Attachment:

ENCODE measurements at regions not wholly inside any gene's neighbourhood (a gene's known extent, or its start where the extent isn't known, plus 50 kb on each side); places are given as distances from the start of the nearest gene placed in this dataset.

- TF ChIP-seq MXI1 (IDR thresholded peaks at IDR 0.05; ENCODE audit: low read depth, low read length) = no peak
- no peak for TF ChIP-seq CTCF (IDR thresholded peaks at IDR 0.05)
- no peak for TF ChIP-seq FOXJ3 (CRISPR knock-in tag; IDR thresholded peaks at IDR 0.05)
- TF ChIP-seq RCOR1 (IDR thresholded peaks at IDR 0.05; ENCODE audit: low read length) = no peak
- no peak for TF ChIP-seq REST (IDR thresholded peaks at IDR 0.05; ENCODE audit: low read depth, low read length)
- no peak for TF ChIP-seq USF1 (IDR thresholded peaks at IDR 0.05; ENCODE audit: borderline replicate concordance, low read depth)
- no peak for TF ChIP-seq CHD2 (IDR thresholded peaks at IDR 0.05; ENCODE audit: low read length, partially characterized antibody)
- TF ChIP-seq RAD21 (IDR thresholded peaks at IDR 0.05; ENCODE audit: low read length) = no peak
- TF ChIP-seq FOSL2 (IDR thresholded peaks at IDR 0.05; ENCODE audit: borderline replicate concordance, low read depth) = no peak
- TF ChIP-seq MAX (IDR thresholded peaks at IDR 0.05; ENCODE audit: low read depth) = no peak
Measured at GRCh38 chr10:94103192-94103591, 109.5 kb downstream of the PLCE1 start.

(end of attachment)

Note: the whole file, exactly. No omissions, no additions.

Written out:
ENCODE measurements at regions not wholly inside any gene's neighbourhood (a gene's known extent, or its start where the extent isn't known, plus 50 kb on each side); places are given as distances from the start of the nearest gene placed in this dataset.

- TF ChIP-seq MXI1 (IDR thresholded peaks at IDR 0.05; ENCODE audit: low read depth, low read length) = no peak
- no peak for TF ChIP-seq CTCF (IDR thresholded peaks at IDR 0.05)
- no peak for TF ChIP-seq FOXJ3 (CRISPR knock-in tag; IDR thresholded peaks at IDR 0.05)
- TF ChIP-seq RCOR1 (IDR thresholded peaks at IDR 0.05; ENCODE audit: low read length) = no peak
- no peak for TF ChIP-seq REST (IDR thresholded peaks at IDR 0.05; ENCODE audit: low read depth, low read length)
- no peak for TF ChIP-seq USF1 (IDR thresholded peaks at IDR 0.05; ENCODE audit: borderline replicate concordance, low read depth)
- no peak for TF ChIP-seq CHD2 (IDR thresholded peaks at IDR 0.05; ENCODE audit: low read length, partially characterized antibody)
- TF ChIP-seq RAD21 (IDR thresholded peaks at IDR 0.05; ENCODE audit: low read length) = no peak
- TF ChIP-seq FOSL2 (IDR thresholded peaks at IDR 0.05; ENCODE audit: borderline replicate concordance, low read depth) = no peak
- TF ChIP-seq MAX (IDR thresholded peaks at IDR 0.05; ENCODE audit: low read depth) = no peak
Measured at GRCh38 chr10:94103192-94103591, 109.5 kb downstream of the PLCE1 start.